I grew up on a private-way, dead-end street. It didn’t get any through traffic, so you could pay outside without worrying about much. It was quiet, too, so if you’re an adult, it could be very peaceful. But it also didn’t get the first attention from city services. When I was a kid, the road wasn’t paved, which made it fun for finding rocks to throw, but a mess for driving in bad weather Especially in the winter time. It could really be a dead end.
A few years ago, I stopped by a few of the neighbors on the street, to visit. It was winter time, and we got to talking about the street. The neighbor was telling me about the winter that they had had. “I miss your mother,” she said. How come? “Because so many times they didn’t plow the street. I would say to myself, ‘I wish Mrs. Kiley were here.’ Whenever it snowed, the plows wouldn’t come, and then I’d get a call from your Mom: ‘I just called the plows.’ And she would keep calling them until they came.’ I miss having your mother here.”
She was right. I remember it. That’s exactly what would happen every snow storm, every year, time and time again. My mother would get on that phone and call and call and call until that plow came. She wore them out! Because of that, everyone on my dead-end street could get out. I have seen it.
There’s a story in the Gospel where Jesus talks about the widow who goes to the judge, asking him to make a judgment for her against her adversary: “Vindicate me against my adversary.” (Lk 18:3) Now, just who do you think that widow might have been. Well, I think it was His mother. I think that after Joseph died, Mary wore the judges out as the Pharisees tried to take away her property to support the building projects, like they did with the other widows. It was like taking away her livelihood and snowing her in. And you know what? Jesus witnessed the judges act every time. Mary wore them out.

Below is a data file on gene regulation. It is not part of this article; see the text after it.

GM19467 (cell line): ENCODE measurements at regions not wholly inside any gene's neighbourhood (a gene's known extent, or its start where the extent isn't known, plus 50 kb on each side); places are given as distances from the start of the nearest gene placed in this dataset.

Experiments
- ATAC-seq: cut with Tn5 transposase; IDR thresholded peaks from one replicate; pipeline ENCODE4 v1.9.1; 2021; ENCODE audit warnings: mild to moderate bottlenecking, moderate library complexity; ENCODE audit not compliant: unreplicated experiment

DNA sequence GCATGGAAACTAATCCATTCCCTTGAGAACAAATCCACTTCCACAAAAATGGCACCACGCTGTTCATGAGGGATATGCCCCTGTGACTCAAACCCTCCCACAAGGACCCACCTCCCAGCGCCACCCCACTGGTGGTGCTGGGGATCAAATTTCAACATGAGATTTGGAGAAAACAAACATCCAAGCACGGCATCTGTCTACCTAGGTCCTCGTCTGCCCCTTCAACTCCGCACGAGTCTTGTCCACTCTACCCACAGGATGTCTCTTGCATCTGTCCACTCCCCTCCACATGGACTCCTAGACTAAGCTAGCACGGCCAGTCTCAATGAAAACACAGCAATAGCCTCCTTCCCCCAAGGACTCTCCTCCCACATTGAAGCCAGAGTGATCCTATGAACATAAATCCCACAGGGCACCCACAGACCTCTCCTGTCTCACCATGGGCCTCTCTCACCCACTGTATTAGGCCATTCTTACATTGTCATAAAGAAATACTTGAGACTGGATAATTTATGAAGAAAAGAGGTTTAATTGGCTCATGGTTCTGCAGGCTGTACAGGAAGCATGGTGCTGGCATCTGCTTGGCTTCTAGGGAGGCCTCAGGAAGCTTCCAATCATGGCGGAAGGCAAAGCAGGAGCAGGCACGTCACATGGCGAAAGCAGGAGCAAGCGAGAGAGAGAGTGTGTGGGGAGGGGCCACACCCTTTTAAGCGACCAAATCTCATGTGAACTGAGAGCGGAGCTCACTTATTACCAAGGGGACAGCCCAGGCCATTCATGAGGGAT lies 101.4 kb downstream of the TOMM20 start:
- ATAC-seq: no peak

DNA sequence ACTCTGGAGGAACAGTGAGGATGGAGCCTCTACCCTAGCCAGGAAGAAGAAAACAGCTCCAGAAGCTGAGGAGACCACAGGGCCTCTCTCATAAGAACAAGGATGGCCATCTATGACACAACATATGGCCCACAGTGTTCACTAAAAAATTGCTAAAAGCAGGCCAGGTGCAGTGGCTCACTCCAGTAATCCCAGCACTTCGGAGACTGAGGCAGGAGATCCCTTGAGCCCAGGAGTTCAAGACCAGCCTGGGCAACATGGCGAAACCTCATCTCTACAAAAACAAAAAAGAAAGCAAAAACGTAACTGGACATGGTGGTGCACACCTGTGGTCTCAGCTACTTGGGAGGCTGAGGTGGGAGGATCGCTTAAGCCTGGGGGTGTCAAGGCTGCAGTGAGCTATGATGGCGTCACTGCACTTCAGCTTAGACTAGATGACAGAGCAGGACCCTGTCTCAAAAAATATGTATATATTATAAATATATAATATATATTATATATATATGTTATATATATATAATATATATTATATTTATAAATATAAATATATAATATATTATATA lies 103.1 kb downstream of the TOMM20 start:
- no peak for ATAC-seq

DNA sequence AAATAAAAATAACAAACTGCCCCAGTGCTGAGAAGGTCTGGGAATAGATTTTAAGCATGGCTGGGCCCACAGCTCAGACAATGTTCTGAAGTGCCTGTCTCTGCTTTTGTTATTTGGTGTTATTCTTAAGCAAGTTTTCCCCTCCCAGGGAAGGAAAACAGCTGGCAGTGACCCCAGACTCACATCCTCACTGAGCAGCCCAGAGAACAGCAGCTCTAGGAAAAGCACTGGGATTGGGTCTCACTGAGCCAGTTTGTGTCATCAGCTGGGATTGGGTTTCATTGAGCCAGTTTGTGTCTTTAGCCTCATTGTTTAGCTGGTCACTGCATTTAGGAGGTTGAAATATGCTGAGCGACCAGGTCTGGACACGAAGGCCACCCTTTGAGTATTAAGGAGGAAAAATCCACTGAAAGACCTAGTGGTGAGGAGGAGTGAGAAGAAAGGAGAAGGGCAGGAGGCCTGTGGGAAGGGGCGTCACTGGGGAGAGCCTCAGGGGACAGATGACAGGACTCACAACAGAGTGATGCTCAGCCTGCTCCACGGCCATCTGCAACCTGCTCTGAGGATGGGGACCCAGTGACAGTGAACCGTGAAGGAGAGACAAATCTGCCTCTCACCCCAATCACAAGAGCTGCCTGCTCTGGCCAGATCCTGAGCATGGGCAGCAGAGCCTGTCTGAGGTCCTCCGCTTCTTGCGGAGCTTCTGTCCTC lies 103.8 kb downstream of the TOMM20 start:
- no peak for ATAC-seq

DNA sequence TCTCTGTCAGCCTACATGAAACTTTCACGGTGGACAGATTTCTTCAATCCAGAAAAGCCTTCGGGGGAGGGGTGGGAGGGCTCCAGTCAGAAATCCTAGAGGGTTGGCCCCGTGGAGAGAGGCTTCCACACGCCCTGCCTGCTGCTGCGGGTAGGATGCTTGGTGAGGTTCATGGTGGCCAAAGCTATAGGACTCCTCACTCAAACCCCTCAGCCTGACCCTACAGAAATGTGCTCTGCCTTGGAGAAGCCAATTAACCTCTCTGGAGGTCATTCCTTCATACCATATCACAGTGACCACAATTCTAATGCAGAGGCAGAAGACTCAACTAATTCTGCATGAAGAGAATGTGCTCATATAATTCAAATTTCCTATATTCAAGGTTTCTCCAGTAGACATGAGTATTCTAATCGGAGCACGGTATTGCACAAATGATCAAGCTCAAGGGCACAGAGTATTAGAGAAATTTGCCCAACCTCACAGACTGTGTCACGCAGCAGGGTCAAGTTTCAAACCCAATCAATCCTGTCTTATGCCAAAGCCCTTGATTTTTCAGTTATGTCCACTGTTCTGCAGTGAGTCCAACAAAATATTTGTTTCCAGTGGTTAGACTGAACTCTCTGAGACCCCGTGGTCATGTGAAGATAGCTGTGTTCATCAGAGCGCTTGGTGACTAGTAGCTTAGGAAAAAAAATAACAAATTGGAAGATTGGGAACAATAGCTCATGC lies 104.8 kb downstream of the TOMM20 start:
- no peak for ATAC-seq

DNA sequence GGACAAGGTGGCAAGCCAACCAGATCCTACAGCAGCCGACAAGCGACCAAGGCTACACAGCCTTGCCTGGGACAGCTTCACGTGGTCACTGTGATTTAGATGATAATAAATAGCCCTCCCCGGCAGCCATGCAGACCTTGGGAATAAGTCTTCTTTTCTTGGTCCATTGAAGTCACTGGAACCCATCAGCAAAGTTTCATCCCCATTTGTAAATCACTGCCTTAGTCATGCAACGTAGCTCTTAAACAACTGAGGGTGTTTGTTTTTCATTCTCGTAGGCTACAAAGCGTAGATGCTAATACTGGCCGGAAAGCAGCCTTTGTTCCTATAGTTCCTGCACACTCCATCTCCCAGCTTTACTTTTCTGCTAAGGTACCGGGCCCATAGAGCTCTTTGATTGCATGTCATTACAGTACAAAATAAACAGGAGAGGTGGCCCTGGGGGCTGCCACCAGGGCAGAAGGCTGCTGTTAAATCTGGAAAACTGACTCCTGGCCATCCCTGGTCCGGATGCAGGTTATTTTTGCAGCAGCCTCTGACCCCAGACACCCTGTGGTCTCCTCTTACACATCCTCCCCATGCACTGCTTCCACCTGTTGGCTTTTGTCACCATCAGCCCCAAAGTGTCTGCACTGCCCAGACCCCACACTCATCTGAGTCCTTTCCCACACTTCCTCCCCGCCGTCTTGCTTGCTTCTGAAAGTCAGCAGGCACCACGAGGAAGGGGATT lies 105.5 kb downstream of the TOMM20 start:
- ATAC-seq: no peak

When the angel Gabriel came to Zechariah in the temple, he came in answer to his prayers. And his wife Elizabeth will finally get the vindication she wanted. She had no children, and the bloodline was going to die out. “Thus the Lord has done to me in the days when he looked on me, to take away my reproach among men.” (Lk 1:25) I’m betting he made prayer after prayer. I bet they wore God out. And that’s how we got John the Baptist.
You know, I think it was the same when Gabriel came to Mary 6 months later. I think Mary had seen Israel, the People of God, snowed in, and where was God’s promised help? I bet she got on the line, calling frequent and often. I bet she prayed and prayed, vindicate me against my adversary.
Jesus didn’t come to Mary out of the blue. The Annunciation wasn’t something sprung on Mary like a curveball out of left field. No, Jesus was an answer to her prayers. She wore God out. That’s how we got the Savior.
It is the evening of the Last Supper. Jesus is about to have the last supper with His disciples, who have become close friends. Then, He is going to be handed over to the officials who will give Him a dead end. He knows what to do. He’s seen His mother do it. He’s a product of it. He’s done it before, and now He’s going to do it like He’s never done before. He’s going to get on the line with His Father, and He’s not going to stop asking. He’s going to wear God out.
And get everyone out of the dead end street.
When you are faced with a dead end, don’t underestimate the power you have in calling on God. Don’t stop your asking, wear Him out!
He’ll get you out. And the others with you.
In the days of his flesh, Jesus offered up prayers and supplications, with loud cries and tears, to him who was able to save him from death, and he was heard for his godly fear. Although he was a Son, he learned obedience through what he suffered; and being made perfect he became the source of eternal salvation to all who obey him. (Heb 5:7-9)